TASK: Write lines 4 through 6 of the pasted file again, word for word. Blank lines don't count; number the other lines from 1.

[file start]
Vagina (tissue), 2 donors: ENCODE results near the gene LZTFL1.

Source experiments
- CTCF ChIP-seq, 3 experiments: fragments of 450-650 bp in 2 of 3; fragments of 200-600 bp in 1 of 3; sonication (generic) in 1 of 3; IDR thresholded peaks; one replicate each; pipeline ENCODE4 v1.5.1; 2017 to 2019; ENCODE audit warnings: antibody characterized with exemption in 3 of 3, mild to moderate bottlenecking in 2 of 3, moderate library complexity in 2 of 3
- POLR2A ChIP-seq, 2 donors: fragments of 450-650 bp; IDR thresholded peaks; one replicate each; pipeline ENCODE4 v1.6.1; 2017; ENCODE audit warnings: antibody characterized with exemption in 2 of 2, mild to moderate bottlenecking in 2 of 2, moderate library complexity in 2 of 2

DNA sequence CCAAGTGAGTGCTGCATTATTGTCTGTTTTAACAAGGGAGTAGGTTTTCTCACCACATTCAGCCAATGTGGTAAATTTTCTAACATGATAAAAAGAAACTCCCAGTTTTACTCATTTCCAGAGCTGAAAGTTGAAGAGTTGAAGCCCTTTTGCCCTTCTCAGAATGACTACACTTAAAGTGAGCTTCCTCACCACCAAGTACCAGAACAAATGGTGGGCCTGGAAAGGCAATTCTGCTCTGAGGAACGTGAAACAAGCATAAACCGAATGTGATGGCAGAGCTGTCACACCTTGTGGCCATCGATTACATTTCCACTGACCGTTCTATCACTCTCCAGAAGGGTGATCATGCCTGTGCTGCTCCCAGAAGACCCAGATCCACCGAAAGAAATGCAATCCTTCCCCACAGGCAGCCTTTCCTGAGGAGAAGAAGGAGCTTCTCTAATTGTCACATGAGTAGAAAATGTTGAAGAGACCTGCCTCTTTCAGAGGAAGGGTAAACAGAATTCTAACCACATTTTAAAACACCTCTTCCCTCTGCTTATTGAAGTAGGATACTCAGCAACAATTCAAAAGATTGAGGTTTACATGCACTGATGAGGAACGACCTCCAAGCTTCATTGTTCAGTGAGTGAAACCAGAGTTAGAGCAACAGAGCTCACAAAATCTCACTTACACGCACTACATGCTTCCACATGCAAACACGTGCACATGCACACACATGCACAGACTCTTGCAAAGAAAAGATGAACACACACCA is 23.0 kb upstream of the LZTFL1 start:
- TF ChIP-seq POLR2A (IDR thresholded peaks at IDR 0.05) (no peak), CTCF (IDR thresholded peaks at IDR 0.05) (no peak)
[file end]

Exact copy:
- POLR2A ChIP-seq, 2 donors: fragments of 450-650 bp; IDR thresholded peaks; one replicate each; pipeline ENCODE4 v1.6.1; 2017; ENCODE audit warnings: antibody characterized with exemption in 2 of 2, mild to moderate bottlenecking in 2 of 2, moderate library complexity in 2 of 2

DNA sequence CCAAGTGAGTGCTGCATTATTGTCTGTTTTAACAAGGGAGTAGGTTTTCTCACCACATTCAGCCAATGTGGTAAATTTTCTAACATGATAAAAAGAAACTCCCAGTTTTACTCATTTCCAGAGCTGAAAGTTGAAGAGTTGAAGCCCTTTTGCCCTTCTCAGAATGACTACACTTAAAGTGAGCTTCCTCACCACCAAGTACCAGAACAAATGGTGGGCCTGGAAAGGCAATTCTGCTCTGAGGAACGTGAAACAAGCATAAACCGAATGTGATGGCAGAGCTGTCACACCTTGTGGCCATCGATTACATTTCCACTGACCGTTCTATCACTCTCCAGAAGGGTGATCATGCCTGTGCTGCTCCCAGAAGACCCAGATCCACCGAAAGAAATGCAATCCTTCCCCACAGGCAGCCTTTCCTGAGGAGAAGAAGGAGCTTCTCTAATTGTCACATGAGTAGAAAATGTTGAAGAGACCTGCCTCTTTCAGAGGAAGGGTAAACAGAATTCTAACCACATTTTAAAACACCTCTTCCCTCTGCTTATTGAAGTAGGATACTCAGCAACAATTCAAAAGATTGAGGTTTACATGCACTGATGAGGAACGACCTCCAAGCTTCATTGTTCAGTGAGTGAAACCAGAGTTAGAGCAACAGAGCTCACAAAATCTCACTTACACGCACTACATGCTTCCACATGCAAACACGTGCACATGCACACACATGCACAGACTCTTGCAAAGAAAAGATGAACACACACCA is 23.0 kb upstream of the LZTFL1 start:
- TF ChIP-seq POLR2A (IDR thresholded peaks at IDR 0.05) (no peak), CTCF (IDR thresholded peaks at IDR 0.05) (no peak)